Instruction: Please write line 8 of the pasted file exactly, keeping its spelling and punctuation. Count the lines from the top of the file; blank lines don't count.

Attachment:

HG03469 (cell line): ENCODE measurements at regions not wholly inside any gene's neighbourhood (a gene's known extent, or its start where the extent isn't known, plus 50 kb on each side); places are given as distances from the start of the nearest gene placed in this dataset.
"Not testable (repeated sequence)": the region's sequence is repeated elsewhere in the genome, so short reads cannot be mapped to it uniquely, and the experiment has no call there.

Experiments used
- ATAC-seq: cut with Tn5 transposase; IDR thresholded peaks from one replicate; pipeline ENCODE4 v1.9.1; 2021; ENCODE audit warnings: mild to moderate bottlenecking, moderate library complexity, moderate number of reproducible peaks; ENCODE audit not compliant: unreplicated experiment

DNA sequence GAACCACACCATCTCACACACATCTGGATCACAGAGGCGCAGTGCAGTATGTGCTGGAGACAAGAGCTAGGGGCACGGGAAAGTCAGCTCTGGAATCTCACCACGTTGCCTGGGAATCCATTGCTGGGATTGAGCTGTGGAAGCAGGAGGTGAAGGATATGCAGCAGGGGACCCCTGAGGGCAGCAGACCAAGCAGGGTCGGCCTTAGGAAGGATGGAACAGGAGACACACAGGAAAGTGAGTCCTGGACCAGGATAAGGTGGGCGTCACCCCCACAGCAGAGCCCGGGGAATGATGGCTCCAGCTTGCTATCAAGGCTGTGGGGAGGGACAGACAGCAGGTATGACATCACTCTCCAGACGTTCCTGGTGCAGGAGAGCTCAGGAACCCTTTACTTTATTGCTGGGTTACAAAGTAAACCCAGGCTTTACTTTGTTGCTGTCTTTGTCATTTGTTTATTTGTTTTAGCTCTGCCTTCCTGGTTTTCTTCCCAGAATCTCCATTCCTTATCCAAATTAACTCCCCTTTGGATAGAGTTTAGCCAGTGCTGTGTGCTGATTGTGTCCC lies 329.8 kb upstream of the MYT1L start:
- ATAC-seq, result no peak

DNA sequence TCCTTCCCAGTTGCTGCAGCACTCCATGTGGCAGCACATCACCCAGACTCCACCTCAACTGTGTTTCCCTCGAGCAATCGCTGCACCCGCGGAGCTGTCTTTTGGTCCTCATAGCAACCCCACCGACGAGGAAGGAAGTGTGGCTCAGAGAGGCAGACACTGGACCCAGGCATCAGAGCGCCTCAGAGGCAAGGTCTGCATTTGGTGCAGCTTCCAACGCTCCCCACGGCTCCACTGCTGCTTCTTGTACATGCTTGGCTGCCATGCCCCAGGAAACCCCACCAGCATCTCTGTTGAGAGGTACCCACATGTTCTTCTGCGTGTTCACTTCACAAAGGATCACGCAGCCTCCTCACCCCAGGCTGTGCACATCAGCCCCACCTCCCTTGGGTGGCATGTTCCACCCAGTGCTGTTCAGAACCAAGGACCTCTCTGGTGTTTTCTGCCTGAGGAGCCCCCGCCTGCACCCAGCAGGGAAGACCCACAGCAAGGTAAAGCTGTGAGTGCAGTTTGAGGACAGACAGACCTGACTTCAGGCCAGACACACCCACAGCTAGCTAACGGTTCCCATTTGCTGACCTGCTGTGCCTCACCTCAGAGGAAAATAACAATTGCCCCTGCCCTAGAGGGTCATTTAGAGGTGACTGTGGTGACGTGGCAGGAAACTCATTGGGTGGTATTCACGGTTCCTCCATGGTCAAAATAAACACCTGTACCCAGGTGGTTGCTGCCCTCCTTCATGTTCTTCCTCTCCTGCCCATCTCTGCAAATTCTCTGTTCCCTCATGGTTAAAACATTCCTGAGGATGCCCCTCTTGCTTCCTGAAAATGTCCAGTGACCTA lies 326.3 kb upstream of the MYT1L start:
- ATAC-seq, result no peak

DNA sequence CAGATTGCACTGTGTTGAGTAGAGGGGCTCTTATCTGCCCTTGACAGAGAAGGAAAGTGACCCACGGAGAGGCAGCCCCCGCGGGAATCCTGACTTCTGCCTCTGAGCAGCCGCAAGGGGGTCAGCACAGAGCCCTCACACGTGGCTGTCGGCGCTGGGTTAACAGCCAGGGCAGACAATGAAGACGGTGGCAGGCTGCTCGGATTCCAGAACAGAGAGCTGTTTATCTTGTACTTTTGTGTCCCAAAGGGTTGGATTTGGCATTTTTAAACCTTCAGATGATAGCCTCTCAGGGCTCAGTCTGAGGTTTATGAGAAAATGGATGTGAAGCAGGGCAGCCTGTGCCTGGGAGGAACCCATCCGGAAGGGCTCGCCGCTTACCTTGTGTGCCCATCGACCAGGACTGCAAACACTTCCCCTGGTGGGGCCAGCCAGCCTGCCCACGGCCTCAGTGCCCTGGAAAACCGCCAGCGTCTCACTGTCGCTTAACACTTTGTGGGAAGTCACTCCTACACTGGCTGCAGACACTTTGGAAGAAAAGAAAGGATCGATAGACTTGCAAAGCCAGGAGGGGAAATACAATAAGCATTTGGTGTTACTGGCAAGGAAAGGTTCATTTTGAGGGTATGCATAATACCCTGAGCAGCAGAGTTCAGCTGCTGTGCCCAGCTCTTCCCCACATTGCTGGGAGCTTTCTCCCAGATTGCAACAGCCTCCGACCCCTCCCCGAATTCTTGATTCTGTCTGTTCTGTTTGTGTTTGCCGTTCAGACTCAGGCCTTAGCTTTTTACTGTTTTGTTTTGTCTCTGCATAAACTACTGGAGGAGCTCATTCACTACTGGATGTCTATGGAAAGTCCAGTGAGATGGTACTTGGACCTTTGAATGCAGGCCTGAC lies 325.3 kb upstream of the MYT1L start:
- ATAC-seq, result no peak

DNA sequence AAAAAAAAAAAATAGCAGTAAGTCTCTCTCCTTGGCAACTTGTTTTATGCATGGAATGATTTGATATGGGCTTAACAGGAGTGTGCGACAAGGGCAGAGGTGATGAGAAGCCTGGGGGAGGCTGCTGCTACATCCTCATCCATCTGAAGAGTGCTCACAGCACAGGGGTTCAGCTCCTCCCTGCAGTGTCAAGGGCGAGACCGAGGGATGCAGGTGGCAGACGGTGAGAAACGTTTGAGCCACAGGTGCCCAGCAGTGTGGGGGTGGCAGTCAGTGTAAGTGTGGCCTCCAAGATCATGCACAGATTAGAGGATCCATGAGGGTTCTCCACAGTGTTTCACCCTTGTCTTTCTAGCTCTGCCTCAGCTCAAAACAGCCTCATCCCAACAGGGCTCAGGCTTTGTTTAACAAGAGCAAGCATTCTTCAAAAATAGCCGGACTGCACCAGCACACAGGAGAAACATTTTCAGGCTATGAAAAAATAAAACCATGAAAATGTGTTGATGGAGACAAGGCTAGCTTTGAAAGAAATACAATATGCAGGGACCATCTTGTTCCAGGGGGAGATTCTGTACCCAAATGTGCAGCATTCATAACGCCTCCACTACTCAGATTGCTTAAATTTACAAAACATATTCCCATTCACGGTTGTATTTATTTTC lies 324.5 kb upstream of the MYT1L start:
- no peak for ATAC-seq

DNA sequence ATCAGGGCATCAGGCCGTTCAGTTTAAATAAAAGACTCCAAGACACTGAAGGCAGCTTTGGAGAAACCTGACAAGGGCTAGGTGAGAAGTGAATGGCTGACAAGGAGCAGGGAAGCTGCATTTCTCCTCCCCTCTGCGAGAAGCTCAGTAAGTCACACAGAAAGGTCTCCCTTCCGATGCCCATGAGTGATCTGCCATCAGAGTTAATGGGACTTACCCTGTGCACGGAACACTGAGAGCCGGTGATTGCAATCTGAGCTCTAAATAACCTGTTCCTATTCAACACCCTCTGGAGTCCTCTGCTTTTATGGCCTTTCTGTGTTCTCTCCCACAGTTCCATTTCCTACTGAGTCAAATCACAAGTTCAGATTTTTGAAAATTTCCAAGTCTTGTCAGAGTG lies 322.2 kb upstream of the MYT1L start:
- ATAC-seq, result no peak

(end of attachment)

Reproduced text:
- ATAC-seq, result no peak